HO CHI MINH CITY, Vietnam: Thanks to Saigon Heat co-owner Connor Nguyen, the sport of basketball is gaining popularity in Vietnam. Just last year, Nguyen’s Saigon Sports Academy launched the first ever inter-collegiate basketball tournament in Vietnam, which was participated by over 60 schools all over the country. For a first-timer, having this many participants is clearly phenomenal. And to think that basketball only started to get noticed upon the formation of the Saigon Heat in 2011.
Vietnam, like most nations, is crazy about football. Basketball wasn’t even close. But today, Saigon Heat’s home games have become the most attended in the ASEAN Basketball League (ABL). Fortunately for the home crowd, parking at the Canadian International School Arena, the Heat’s new home court, isn’t a big problem as most residentsof the city use motorbikes. Man, I’ve never seen so many motorcycles on the road than in this city of Ho Chi Minh, which was formerly known as Saigon. Anyway, the Saigon Heat team brought new excitement to the people of Vietnam, especially that their country is represented in an international tournament that enjoys television coverage in Southeast Asia.
The Saigon Heat team is the first professional basketball team in Vietnam and was mostly composed of Vietnamese national players. But since the ABL allowed two foreign imports and three imports from the ASEAN region, the Saigon Heat also signed up Filipino ballers like Froilan Baguion, Mark Yee and Leo Avenido to boost their roster.
The Heat’s emergence also led to the discovery of foreign-bred Vietnamese like Tuan Tu Nguyen from Sweden and Vietnamese-American David Arnold, who played for the Northern Colorado Bears in college.
Nguyen’s assistant Thao “Taylor” Le also revealed that they would be launching a domestic professional league later this year, with at least six teams already committed to join. Without a doubt, the formation of a pro league in Vietnam will benefit not only the Saigon Heat team but also the National Team.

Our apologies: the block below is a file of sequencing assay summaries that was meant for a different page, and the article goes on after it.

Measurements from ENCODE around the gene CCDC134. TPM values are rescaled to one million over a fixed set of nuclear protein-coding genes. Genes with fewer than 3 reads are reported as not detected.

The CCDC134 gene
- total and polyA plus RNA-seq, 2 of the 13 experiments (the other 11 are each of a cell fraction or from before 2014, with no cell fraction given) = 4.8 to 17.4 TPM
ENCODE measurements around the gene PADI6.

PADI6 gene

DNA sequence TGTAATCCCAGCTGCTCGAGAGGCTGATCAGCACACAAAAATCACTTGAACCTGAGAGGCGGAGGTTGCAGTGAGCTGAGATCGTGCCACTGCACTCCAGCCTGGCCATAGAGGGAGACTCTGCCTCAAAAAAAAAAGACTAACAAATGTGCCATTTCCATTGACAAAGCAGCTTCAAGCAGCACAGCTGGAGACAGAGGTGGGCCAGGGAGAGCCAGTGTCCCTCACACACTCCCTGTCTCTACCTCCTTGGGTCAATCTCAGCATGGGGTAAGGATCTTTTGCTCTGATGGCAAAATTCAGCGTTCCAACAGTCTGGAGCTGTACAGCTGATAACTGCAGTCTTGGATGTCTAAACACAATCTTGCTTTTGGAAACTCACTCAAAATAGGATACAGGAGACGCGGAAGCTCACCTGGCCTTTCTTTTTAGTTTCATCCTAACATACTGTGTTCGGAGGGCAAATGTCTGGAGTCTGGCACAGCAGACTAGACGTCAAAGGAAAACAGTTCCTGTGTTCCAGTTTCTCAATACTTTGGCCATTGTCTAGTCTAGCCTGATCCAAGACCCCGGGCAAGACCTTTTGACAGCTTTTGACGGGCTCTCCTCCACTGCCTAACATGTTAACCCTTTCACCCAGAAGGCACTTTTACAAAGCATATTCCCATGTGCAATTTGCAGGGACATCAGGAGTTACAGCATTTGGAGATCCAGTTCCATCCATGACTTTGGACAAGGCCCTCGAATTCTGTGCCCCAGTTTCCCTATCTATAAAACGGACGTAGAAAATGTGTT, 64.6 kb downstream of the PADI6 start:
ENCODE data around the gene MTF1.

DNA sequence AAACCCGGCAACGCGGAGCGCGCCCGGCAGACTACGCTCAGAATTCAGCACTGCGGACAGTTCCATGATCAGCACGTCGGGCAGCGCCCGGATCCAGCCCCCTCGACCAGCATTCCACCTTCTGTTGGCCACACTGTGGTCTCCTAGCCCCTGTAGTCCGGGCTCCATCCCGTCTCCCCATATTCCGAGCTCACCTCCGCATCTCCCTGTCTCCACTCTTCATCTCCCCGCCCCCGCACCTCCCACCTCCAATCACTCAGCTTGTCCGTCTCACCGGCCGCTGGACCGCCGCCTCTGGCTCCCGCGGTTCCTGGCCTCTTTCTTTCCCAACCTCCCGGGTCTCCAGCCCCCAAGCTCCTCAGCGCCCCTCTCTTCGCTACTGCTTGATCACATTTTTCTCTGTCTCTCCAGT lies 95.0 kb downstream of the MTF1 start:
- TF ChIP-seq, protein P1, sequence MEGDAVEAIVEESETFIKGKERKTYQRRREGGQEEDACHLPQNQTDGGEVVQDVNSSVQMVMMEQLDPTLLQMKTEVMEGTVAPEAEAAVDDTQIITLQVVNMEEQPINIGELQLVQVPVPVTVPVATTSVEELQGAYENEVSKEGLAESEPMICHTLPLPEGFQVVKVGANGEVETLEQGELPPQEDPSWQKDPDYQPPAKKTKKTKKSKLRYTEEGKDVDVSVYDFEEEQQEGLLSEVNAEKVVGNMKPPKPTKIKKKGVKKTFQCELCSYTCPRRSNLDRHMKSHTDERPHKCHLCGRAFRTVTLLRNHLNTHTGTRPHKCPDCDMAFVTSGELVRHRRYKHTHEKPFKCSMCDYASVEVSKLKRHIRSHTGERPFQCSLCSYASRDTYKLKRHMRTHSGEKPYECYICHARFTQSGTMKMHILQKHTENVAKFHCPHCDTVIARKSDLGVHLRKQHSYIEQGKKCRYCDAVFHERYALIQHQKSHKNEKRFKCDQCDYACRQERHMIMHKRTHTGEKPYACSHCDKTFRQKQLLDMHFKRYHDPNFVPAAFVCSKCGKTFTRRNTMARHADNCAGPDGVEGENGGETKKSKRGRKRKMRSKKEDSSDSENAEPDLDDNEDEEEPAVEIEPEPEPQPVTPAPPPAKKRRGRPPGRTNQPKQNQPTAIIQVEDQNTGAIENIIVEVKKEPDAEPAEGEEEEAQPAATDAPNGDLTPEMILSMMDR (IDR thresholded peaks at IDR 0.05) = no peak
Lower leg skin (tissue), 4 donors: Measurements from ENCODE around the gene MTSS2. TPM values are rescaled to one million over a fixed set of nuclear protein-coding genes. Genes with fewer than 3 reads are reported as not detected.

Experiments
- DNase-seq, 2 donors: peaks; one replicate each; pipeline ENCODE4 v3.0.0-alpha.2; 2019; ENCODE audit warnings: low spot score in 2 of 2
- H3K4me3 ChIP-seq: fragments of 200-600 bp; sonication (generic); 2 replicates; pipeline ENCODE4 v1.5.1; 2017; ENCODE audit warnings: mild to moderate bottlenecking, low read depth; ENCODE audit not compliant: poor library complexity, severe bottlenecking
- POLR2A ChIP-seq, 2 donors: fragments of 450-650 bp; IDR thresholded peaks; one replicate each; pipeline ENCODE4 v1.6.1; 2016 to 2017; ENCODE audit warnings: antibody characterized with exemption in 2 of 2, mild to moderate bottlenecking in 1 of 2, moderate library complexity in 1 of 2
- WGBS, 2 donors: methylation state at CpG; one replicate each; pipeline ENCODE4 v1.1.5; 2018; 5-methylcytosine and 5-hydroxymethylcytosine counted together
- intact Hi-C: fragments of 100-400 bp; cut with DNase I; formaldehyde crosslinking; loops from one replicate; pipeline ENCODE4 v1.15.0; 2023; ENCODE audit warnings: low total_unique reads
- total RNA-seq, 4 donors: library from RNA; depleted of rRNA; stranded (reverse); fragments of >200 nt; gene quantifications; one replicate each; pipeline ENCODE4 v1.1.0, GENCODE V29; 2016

But that’s not all. Nguyen has also sought the help of National University Bulldogs coach Eric Altamirano in starting a grassroots development program for basketball in Vietnam. Through the Saigon Sports Academy, Nguyen plans to introduce a series of basketball camps for the youth, following the model of Altamirano’s National Basketball Training Center (NBTC). The NBTC has had tremendous success since 2007 in conducting hoops clinics nationwide, where several talents were uncovered. Among the NBTC participants were future stars like Kiefer Ravena, Jeron Teng, Kevin Alas, Baser Amer, Kevin Ferrer, Troy Rosario, Arth Dela Cruz and Terrence Romeo. So if the same program can be implemented in Vietnam, the future could be truly bright for Vietnamese basketball.
With the dedication and determination of Nguyen and his group, Vietnam could be a force to be reckoned with in Southeast Asia in the near future. And with the rapid growth of the sport in the country, basketball could soon be catching up with football in popularity. All this is happening in Vietnam even without NBA coverage on local TV. And Nguyen’s group is looking to bring the NBA TV coverage to Vietnam soon, which could even accelerate the sport’s popularity.
Vietnam, as a whole, is one of the fastest growing economies in the world despite being drenched in conflict for many years. The over 20-year Vietnam War that saw the country being divided between the communist North and imperial South brought massive destruction and death to the Vietnamese people. Two years after the United States withdrew its military troops from supporting the South, the North captured the city of Saigon and won the war. The country had been under communist rule since then. But in 1986, the government started embracing free-market reforms that encouraged private ownership of farms and establishments, economic deregulation and foreign investments. This slowly propelled a steady growth in Vietnam’s economy until today. Ho Chi Minh’s progress is clearly visible with its constantly changing landscape. The metro rail system will soon be available for its millions of commuters. And its international airport puts our very own to shame.
There’s a lot of excitement in Vietnam today and its people are slowly adapting to a new lifestyle. And loving a new sport in basketball.